In 3 DAYS TO KILL, the second of five of his films releasing in 2014, Kevin Costner is at the top of his game. He may worry about the body getting older, a little stiffer, but his acting is pure, rich. He is the master of deadpan self-deprecation of retort that zings you every time thanks to a look, a glance, a hanging of the head. On the whole, his performance both in the recent Jack Ryan: Shadow Recruit and now 3 DAYS TO KILL bodes a maturity and comfort that still carries the glint of boyish exuberance we saw in Bull Durham or Swing Vote, while capturing the deliberateness and purpose of life that he brought to Dances With Wolves, Open Range or Mr. Brooks.
One of the key aspects of Costner’s CIA operative Ethan Renner in 3 DAYS TO KILL is the physicality of the role. As dynamic as the car chases are, equally riveting are the man-on-man showdowns between Costner and his adversaries. Although 59 years young, Costner is the first one to admit that the body is a little slower, a little achier.
Shooting in Paris, one surprising factor that affected Costner’s physicality was the weather. “Well, you’re cold. And anytime you’re cold things are harder. [chuckling].”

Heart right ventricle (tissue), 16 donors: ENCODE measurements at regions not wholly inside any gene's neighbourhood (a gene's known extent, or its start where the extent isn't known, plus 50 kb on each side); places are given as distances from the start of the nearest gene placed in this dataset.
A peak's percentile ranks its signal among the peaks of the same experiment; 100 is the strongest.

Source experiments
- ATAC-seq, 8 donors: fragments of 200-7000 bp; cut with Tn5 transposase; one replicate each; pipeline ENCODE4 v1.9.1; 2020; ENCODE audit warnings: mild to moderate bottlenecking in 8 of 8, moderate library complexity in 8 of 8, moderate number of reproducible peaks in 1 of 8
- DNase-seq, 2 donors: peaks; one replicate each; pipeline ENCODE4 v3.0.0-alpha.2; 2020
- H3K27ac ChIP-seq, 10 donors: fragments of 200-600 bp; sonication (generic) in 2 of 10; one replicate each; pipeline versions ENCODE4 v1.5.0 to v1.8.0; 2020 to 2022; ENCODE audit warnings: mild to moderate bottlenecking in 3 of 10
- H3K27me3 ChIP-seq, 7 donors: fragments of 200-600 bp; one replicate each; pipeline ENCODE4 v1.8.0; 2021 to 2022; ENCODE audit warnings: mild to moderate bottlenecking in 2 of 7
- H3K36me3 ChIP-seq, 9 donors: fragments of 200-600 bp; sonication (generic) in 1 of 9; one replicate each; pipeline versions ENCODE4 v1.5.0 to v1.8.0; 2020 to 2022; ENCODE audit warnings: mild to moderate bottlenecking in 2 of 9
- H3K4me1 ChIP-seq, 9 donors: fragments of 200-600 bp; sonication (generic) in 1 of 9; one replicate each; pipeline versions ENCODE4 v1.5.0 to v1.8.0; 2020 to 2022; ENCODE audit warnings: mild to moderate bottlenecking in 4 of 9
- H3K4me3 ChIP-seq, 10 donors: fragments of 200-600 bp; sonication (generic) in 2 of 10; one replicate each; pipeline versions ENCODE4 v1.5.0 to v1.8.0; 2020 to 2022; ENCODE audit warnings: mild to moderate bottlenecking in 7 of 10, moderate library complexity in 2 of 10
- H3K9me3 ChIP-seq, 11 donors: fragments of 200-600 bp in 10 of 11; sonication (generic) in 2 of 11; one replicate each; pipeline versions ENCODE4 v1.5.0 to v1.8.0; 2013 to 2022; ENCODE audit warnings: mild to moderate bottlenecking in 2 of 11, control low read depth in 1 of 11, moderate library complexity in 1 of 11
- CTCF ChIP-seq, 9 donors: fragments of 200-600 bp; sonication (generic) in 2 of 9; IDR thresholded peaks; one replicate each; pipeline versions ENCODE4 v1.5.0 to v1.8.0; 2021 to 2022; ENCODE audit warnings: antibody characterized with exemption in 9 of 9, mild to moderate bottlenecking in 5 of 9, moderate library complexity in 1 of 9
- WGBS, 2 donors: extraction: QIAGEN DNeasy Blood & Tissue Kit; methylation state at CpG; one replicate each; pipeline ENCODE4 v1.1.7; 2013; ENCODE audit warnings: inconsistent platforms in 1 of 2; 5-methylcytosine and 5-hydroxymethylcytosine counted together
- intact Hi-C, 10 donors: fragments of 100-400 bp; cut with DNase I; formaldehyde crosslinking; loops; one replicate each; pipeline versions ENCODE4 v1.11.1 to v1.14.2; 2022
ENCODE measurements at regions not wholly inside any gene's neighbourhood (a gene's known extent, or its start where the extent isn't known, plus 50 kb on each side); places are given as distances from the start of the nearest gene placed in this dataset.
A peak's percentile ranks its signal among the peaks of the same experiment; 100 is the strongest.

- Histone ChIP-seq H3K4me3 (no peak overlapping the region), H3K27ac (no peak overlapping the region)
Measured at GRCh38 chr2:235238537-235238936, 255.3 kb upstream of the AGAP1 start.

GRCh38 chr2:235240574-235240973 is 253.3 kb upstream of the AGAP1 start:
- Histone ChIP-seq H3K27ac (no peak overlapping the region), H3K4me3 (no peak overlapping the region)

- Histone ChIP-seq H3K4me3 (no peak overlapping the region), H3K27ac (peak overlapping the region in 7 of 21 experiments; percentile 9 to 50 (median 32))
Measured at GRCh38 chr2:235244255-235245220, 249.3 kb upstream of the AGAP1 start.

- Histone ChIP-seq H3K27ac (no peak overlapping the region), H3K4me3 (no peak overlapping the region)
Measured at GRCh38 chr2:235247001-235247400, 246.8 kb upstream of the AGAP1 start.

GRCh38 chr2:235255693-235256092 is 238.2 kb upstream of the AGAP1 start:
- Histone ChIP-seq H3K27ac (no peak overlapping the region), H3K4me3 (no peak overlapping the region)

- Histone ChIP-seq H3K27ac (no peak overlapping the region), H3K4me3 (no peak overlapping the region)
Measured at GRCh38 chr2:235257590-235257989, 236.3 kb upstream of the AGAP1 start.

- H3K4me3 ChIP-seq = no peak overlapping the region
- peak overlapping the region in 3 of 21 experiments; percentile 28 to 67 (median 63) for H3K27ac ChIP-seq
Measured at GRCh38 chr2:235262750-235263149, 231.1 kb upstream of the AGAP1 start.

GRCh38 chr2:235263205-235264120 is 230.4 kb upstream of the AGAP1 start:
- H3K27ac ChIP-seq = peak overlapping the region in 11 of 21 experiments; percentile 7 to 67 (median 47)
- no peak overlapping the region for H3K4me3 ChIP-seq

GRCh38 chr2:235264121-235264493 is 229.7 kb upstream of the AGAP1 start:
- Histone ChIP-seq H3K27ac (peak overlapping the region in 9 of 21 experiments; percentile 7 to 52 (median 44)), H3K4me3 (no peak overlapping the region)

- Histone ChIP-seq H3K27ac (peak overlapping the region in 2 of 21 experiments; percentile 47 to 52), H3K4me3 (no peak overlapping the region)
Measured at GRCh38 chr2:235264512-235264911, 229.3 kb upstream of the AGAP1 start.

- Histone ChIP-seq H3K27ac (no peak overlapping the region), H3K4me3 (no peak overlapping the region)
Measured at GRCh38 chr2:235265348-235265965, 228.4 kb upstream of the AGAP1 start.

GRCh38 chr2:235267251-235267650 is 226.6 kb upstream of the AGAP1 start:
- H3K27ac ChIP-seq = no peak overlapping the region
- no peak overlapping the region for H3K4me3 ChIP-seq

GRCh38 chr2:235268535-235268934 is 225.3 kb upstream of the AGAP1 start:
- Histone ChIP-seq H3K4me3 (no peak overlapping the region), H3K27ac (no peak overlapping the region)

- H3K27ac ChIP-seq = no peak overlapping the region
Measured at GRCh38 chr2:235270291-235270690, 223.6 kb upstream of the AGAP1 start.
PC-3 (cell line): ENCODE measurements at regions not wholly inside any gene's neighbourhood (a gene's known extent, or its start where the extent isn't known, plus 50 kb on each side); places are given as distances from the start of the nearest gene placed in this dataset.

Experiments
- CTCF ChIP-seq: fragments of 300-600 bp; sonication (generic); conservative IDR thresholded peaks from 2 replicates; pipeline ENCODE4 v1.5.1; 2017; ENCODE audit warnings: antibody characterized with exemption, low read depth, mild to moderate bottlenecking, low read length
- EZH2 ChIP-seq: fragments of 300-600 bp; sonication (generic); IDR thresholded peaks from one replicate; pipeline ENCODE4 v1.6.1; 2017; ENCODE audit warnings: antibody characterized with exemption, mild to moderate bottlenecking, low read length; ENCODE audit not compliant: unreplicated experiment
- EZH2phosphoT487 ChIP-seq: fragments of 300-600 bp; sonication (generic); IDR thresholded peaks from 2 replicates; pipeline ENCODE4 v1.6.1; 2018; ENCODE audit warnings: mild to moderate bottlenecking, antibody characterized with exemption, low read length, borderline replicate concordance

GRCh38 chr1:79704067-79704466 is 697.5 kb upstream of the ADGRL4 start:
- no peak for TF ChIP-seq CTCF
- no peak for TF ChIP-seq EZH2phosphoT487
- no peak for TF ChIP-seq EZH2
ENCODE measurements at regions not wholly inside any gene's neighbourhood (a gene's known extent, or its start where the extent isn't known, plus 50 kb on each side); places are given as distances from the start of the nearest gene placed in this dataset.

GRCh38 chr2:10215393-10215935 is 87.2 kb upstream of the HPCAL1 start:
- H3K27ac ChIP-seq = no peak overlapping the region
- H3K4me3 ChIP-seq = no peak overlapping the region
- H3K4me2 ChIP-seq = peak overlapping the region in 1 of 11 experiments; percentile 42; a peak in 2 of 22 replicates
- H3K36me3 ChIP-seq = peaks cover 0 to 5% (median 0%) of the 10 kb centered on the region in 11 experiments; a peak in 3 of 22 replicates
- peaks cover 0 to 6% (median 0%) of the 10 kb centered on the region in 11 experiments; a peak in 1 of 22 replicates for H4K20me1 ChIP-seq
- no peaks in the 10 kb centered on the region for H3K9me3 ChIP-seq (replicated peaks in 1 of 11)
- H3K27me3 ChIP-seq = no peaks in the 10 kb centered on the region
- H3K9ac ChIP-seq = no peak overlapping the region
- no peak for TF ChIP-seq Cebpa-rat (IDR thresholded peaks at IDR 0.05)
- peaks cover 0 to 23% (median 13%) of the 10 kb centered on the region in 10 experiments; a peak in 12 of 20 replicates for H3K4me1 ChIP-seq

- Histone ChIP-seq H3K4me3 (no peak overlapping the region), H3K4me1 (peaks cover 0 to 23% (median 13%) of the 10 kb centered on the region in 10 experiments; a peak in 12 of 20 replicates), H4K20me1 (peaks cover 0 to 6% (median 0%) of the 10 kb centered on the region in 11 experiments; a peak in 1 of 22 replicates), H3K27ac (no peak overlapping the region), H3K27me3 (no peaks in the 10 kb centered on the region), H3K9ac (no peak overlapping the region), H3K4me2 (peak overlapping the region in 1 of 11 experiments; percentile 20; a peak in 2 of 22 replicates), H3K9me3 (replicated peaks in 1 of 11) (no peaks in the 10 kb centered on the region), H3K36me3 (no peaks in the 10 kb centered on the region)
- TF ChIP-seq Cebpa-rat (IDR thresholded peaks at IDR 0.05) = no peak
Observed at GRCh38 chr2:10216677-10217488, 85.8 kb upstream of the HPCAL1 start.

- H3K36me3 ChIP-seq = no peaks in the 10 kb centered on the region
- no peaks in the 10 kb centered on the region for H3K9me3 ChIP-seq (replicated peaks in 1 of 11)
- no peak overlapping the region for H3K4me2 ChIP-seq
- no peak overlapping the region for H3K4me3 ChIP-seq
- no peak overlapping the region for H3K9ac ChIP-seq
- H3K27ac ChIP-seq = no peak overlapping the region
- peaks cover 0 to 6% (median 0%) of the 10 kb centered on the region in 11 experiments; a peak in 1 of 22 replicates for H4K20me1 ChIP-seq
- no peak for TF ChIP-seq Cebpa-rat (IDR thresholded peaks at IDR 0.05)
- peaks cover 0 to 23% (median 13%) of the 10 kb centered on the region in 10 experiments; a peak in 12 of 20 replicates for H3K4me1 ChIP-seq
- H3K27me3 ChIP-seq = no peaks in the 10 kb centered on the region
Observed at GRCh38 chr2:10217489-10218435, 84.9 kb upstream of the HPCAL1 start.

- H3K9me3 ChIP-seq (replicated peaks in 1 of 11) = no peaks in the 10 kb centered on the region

Known throughout his career not only for executing his own stunts and athletic endeavors, but doing so flawlessly (Remember for Love of the Game when he was pitching 88 mph?), at this stage of his career, is there a time when enough is enough and he steps aside from the action?
“I’ve been involved in my stunt career and it used to be that my stunt guy, we would talk about it and about when it was time for him to take over. The way you know you’re getting older, with my stunt guy, we’d look at the thing and he goes, ‘You could make it.’ I could tell he starts getting scared! ‘You could make that.’ I said, ‘I can’t!’ It was an evolving thing. Fortunately I didn’t have that over there [in Paris] because I had a new stunt guy, new stunt coordinator.”
For Costner, now it’s all about “measuring things.” “Listen, I wanted to ride with the buffalo. I wanted to do those things. Whenever you can put the audience in the car, on the horse, carrying your daughter - they’re now in the movie. Stunts have always had their place. I have to measure ‘em right now. I’ve done things that if I make a mistake you could die. You really need to look at something like that. Usually it’s a mechanical failure. I wouldn’t jump this [indicating the hollow square 3 feet wide between tables at the press day] right there to there if you could really die [going] straight down because weird things happen. I have gone from doing everything to listening; to say, ‘Maybe you shouldn’t do this.’”